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James Ruppert: An alternative to the price guide

Usually I don’t really know; I gave up the trade books long ago and spent the money I saved on actual cars. That’s because prices can be a rigidly defined area of uncertainty. They’re mostly guesses based on what the fleet market and industry people think they should roughly be. One reader wants to buy a price guide but can’t and refuses to pay one-off online fees. The thing is, used car prices are all around us: we just have to go and take a look.

First of all, I went for a walk around my local car lots to find out what a petrol Fiat 500 costs, and the answer is that the starting price is just under £3000 for a 2008 or 2009 1.2 Lounge with 70,000-80,000 miles plus a six-month warranty and a fresh MOT.

The Dacia Sandero is regularly trotted out as the cheapest new car you can buy, so what will a used one cost at my nearby main dealer? A 1.0 SCe Ambiance from 2018 with a modest 15,000 mileage is £6995. That’s the price of peace of mind, and the variations around nearby dealers are explained by lower or higher mileages – but I’m sure you knew that already. It’s worth playing dealers off between each other.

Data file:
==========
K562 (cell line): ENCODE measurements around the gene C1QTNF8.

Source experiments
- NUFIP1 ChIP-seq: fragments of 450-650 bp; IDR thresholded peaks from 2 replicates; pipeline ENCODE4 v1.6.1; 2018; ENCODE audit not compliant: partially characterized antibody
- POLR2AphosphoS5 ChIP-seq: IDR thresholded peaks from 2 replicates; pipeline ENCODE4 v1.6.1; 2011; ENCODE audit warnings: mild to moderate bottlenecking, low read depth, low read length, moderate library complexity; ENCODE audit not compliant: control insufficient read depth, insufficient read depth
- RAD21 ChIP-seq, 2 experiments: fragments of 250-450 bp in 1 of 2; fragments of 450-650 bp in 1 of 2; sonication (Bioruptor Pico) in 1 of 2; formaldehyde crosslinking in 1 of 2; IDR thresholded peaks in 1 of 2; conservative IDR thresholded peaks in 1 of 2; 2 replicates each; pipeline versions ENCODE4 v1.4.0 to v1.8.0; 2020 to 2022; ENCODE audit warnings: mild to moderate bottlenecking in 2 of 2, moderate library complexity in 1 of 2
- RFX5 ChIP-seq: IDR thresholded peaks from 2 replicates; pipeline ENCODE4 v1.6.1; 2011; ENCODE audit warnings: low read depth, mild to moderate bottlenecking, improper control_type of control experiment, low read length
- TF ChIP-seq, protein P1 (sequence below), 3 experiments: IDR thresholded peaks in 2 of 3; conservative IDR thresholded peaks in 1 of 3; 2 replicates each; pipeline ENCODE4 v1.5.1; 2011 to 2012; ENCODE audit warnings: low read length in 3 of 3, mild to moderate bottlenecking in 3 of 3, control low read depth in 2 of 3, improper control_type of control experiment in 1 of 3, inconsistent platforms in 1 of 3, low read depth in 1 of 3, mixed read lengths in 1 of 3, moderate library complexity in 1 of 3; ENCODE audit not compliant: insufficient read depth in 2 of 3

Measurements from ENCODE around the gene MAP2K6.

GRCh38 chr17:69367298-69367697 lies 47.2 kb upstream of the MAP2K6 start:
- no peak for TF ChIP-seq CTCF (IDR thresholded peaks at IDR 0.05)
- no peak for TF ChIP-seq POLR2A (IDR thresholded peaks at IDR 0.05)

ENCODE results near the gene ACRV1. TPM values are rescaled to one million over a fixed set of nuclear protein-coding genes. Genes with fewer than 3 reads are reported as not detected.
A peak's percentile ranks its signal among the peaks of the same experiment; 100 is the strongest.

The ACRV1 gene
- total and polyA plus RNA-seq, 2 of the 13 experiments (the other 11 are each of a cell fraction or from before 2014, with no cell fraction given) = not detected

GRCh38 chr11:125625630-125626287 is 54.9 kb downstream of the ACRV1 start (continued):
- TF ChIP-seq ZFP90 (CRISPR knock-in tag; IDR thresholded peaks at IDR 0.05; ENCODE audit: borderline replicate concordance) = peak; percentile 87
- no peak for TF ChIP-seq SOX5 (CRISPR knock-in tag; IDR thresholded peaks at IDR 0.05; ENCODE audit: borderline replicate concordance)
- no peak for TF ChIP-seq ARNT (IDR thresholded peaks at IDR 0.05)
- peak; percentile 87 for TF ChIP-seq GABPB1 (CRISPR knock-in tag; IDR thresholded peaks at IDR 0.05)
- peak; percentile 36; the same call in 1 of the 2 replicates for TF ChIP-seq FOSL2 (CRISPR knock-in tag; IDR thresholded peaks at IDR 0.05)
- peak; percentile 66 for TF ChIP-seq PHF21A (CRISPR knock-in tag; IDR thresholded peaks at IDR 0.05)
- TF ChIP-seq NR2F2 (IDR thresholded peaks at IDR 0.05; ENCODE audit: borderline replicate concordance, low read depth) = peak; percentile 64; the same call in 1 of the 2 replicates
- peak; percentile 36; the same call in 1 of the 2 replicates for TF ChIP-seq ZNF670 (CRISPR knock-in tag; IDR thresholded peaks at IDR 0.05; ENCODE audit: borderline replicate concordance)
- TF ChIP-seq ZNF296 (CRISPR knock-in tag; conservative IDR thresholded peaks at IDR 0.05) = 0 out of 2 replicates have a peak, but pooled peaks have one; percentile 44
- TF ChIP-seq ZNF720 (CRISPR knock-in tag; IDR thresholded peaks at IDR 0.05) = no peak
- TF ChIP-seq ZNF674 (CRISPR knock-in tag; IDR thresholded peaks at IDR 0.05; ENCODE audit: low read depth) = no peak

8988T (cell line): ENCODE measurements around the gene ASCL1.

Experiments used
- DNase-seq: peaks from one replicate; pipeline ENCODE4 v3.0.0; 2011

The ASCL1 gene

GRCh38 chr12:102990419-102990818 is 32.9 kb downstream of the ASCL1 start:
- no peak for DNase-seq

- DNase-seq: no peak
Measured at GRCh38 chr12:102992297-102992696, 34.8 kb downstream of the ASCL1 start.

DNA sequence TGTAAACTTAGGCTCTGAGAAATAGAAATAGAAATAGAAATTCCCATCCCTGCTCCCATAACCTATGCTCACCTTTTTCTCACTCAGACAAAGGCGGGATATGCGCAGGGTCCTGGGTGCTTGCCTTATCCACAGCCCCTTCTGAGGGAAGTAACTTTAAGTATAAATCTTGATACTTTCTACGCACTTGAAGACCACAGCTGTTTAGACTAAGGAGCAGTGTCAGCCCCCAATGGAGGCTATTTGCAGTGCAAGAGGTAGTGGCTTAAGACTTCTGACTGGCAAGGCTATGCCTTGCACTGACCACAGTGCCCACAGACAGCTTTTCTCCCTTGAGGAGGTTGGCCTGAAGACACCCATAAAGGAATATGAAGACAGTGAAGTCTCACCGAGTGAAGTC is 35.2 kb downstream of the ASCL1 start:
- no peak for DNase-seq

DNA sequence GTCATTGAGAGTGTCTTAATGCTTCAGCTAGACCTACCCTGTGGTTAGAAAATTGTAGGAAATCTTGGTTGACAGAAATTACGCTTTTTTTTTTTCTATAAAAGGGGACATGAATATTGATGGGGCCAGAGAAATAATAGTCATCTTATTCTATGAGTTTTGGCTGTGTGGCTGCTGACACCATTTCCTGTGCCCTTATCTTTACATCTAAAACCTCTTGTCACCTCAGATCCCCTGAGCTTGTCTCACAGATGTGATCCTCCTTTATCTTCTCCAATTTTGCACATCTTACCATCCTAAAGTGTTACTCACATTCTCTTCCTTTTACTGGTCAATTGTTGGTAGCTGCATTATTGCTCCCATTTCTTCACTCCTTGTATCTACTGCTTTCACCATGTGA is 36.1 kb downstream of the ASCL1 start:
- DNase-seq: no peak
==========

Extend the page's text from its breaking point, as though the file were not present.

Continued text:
Car supermarkets don’t do deals, supposedly, and many charge an administration fee to process your purchase. Their prices aren’t always too reasonable and you need to cross-reference them with others’. That’s how I discovered that a BMW 116d Sport automatic with 75,000 miles up for £11,000 was a tad expensive.

It’s all about compare and contrast. I know that isn’t as simple as looking at a book, but these are real prices. The same goes for private sales, which can vary hugely from give- away to unrealistic past dealer level.

mg tf drop in

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